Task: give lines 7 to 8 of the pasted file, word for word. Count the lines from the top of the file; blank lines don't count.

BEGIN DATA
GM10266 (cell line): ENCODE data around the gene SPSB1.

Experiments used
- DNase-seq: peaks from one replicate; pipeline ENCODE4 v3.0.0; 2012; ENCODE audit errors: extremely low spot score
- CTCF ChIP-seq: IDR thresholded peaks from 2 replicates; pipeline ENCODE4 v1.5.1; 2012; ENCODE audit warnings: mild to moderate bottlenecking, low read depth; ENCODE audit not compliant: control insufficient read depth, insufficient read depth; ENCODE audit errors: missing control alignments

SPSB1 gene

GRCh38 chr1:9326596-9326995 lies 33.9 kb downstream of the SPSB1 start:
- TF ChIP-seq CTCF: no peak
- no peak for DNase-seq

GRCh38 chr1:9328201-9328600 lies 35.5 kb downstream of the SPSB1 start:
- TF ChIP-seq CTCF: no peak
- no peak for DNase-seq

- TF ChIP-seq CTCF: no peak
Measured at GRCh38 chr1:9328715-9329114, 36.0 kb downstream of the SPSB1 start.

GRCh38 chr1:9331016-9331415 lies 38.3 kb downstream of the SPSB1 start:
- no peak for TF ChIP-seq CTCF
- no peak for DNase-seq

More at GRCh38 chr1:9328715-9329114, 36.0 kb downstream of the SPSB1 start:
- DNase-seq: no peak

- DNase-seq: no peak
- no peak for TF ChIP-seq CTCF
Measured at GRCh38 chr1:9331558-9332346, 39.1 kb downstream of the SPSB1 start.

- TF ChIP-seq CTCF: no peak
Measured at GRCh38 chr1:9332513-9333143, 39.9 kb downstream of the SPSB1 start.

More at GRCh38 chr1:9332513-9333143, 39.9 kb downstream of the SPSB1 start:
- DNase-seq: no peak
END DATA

- TF ChIP-seq CTCF: no peak
- no peak for DNase-seq